'I Was in a Wheelchair, Now I'm Walking and Coaching a Disability Soccer Team'

Back in May 2014, I had recently turned 29-years-old. It had been a reflective week as I was beginning to think of all the things that I would like to do before I hit 30.

The previous 18 months had been a whirlwind. My son, Myles, was born at the end of 2012, and in 2013 my wife and I bought our first house together.

During the same period, we had also married, cruised around the Caribbean for our honeymoon, and my wife had fallen pregnant with our daughter. I can appreciate that to those looking in, we had a comfortable life.

Then, on May 30, 2014, I found that over the course of the day my left wrist had started to swell, and by evening it was locked in place.

Since it was a Friday, I thought I had overused the computer, and decided I would rest my wrist over the weekend. Except, when returning home from a family meal two days later on Sunday, my right knee proceeded to swell in a similar way, leaving me struggling to walk.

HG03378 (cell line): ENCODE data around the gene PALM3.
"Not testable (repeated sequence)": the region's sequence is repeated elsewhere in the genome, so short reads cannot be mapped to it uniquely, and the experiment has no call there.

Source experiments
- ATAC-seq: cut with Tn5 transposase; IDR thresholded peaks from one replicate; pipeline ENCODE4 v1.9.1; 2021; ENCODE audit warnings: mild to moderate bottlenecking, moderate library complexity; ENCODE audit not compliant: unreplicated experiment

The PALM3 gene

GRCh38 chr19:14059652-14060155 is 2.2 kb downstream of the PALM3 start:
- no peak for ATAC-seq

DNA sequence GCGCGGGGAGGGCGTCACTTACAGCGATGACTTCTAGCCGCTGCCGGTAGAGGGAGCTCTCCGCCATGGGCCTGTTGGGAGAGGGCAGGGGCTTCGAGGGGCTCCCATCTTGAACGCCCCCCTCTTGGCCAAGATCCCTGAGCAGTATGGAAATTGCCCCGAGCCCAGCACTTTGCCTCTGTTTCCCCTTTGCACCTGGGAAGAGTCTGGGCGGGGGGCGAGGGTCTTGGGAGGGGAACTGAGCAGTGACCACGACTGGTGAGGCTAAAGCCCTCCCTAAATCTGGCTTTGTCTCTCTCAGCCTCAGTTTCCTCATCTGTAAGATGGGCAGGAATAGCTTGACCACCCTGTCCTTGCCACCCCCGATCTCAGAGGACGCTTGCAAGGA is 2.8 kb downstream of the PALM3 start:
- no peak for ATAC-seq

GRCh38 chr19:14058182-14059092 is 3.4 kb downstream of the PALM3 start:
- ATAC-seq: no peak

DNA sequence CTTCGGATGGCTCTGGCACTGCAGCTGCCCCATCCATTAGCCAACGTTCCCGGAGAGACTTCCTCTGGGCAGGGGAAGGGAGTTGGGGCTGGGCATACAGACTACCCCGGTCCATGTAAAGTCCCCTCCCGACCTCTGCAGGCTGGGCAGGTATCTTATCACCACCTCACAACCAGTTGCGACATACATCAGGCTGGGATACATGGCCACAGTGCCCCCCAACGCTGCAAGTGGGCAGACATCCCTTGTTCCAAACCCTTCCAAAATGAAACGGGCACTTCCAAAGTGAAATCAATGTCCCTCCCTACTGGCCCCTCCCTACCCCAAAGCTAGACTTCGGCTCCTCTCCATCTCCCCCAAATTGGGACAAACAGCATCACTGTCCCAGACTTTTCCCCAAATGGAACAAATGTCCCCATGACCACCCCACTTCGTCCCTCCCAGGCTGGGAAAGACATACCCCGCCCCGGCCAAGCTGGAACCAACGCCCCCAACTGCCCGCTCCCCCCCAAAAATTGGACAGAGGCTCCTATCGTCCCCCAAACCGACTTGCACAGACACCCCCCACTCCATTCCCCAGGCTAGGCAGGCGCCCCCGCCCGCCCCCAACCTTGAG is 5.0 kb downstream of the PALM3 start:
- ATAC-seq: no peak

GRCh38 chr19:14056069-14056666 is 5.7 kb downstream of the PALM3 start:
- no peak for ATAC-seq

Despite receiving medication from my doctor, by the following Wednesday my right shoulder and other knee had both swollen and rendered me immobile. Admitted to hospital, I went from fully mobile and independent to being unable to look after myself in less than a week.

Initially, I was in shock. I was in significant pain and was being tested for a range of conditions. The doctors said my immune system was attacking the connective tissue in my joints, as if it was an infection. I was told I had suspected seronegative rheumatoid arthritis, although it has not been formally diagnosed as the treatment is the same regardless.

Soon after, the shock started to morph into frustration. I had looked after my health and I was young—it didn't seem fair. I was then struck with grief. A big part of my personality was based on my physicality and my independence—characteristics I feared I may never regain.

Then, during my second week of being immobile, I had a breakthrough.

My wife was amazing, heavily pregnant and spending time in hospital showering and feeding me after finishing a day of work herself. But mentally, I was in a bad place. You get a lot of time to reflect when you can't walk around.